Frenzied, cheering crowds. Stunned, elated athletes. Solemn, tear-soaked medal ceremonies. The Olympics are a powerfully moving celebration of athletic achievement. All the athletes who participate have spent long hours, shed buckets of sweat and dedicated themselves to training in hopes that they'll one day be the best of the best.
But there are some Olympic athletes who truly stand out. Athletes whose stories are so incredible that it's hard to believe they're true. Whether they overcame great odds to reach the top of the podium or were just so extraordinarily talented it defies the mind, their accomplishments are unforgettable.
Every one of the Olympic athletes on this list fits that bill of absolutely amazing, so let's kick things off with a bang -- and race right off the starting blocks.
Organizers of the controversial 1936 Summer Games in Berlin had an agenda: to demonstrate white supremacy and to spread the notion that other races were inferior. Jesse Owens, a black man competing for the United States, blew that plan straight out of the water.
A born athlete, Owens had been setting impressive records since junior high. But he is probably best known for his mind-blowing athletic achievements in 1935 at the Big Ten Championships and his stunning performance at the 1936 Olympic Games.
In 1935, Owens slammed through three world records and tied for a fourth. Guess how long it took him? Oh, all of 45 minutes. And that's just one impressive stat from his college athletic career. But he did one better -- and on the world stage -- in the 1936 games.
On Aug. 3, he got the gold in the 100-meter dash, tying the world record with his time of 10.3 seconds. The following day, he took the gold for the long jump; the man sailed 8.06 meters (26 feet and 5.14 inches) -- an Olympic record. On Aug. 5, he was still going strong. He earned another Olympic record by running the 200 meter in 20.7 seconds. By the time Aug. 9 came to a close -- surprise! -- another world record under his belt and a gold medal around his neck. Along with teammates Ralph Metcalfe, Foy Draper and Frank Wykoff, the four sprinters completed the 4x100 meter relay in 39.8 seconds. Both an Olympic and a world record.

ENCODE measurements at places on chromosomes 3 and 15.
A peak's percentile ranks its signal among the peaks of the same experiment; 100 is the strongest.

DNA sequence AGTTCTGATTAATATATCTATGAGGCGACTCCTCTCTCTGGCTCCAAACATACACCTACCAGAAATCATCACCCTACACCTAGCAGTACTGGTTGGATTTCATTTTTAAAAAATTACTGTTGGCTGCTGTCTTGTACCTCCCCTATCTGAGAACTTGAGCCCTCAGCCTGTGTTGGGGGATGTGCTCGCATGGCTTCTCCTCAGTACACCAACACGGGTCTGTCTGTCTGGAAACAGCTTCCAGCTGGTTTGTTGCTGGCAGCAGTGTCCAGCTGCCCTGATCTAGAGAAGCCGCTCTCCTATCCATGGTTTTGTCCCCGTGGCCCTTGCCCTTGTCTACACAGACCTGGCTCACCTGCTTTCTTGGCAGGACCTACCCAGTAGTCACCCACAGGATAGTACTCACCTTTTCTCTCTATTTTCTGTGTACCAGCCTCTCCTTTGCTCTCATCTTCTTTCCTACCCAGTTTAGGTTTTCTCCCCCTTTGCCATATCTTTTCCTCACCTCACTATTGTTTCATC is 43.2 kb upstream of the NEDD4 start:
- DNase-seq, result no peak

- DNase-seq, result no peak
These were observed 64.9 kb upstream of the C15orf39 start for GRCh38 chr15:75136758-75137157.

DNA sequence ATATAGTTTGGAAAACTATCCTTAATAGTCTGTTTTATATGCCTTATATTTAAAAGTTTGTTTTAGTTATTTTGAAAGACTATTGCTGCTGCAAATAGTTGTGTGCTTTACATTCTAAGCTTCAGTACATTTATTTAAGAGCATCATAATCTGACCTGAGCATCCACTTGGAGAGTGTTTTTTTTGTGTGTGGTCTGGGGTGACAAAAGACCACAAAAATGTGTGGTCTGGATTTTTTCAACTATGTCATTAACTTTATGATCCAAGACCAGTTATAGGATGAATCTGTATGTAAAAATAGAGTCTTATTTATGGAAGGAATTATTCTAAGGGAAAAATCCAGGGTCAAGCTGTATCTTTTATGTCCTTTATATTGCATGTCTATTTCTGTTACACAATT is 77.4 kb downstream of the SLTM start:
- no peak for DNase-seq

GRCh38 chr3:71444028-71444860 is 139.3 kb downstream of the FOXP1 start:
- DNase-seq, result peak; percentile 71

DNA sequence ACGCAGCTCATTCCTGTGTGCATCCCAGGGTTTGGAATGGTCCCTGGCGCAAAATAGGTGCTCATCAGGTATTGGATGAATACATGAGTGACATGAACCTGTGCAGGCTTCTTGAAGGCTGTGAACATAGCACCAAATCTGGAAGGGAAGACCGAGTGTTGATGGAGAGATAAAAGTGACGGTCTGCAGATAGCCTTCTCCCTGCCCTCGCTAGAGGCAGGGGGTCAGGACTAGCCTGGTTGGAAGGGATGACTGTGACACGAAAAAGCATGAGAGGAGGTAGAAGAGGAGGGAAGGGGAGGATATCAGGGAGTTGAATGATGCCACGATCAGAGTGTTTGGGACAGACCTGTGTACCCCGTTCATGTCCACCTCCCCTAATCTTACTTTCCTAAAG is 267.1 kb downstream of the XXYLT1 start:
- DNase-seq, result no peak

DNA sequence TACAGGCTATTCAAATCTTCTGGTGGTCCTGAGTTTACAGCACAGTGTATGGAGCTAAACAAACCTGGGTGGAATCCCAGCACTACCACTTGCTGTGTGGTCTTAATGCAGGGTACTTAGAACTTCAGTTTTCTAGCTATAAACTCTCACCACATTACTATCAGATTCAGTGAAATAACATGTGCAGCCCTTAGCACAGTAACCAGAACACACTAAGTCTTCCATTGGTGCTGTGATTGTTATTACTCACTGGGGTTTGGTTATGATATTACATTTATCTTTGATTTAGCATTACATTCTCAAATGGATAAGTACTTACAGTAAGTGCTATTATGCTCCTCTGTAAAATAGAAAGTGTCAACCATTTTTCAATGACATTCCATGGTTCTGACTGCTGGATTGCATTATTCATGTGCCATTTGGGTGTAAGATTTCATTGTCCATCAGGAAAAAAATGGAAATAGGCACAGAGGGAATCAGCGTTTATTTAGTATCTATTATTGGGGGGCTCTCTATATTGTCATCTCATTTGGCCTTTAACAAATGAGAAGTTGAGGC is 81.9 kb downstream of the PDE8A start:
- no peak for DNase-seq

So four gold medals and a slew of record-setting athletic feats later, it almost seems as if Jesse Owens was the only real competition for Jesse Owens. What do you have to say now, Hitler?
Our next nominee is a U.S. gymnast who competed in the chaotic monthslong 1904 St. Louis Olympic Games, which were held in tandem with that year's World's Fair. He ended up walking away with six medals: three golds, two silvers and one bronze -- in one day. That's right. One day. George Eyser received the bronze for the horizontal bar, the pair of silvers for the pommel horse and the all-round competition, and the golds for the parallel bars, the vault and rope climbing [sources: Olympic.org, Spalding's Official Athletic Almanac].
Now sure, lots of athletes get multiple medals, but how many of them are amputees? Eyser was; he had lost his left leg in an accident. And remember too, his prosthetic wasn't made like the fancy ones we see nowadays. There was no field of biomechatronics back in that era, no carbon-fiber composites and other modern plastics. Eyser was rocking the old-school pirate look -- his prosthetic was a wooden leg.
Since 1948, the Paralympics have evened the playing field for people with disabilities, but that didn't stop Eyser. His feat -- competing in the Olympics with an artificial leg -- would not be repeated until the 2008 Beijing Games.
If Larisa Latynina had tried to wear all the medals she earned in her career as a gymnast at one time, she probably would have fallen over. Over the course of three Olympic Games, Latynina won a whopping 18 medals for the USSR -- a record that has yet to beaten, although Michael Phelps is hot on her tumbling heels.